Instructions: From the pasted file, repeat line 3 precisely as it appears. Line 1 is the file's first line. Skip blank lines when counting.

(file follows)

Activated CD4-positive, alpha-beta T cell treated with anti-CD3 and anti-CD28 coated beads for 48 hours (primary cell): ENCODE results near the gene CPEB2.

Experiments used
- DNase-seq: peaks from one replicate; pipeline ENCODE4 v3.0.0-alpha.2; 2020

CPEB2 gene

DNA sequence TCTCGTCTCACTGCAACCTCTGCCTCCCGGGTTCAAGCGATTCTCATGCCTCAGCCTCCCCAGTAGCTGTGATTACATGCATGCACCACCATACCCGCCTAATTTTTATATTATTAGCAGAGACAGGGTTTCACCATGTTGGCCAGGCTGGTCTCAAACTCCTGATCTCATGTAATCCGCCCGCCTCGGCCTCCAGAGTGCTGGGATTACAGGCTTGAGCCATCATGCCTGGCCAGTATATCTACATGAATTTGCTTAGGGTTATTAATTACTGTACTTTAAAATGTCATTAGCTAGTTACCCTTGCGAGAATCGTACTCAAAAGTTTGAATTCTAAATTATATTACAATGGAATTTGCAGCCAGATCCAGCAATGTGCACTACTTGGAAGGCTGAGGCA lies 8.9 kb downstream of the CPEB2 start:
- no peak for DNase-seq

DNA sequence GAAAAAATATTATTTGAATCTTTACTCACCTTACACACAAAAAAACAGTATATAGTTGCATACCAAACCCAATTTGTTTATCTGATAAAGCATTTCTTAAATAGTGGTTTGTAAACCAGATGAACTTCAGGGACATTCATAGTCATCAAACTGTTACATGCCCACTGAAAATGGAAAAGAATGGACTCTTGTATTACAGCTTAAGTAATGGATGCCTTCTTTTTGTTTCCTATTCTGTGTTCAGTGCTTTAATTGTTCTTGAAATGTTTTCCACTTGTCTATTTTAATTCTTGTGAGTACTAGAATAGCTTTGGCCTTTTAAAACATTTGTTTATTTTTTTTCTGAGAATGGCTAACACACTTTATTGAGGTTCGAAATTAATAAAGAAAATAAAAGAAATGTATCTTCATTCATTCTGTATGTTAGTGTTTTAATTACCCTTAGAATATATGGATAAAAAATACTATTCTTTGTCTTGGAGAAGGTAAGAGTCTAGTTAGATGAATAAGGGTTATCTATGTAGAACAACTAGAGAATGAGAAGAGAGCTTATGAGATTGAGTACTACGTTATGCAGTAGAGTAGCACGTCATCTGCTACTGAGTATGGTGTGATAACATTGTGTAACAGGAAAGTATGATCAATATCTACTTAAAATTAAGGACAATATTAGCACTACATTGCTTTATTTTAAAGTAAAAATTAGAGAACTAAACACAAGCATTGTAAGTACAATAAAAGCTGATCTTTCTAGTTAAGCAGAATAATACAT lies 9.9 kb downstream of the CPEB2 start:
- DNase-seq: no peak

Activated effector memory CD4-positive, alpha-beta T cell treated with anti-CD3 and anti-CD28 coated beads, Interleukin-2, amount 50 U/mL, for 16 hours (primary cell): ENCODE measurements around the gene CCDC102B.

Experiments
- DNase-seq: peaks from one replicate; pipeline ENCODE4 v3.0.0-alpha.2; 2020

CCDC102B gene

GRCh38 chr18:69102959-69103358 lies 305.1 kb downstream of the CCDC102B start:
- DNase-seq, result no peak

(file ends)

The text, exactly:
- DNase-seq: peaks from one replicate; pipeline ENCODE4 v3.0.0-alpha.2; 2020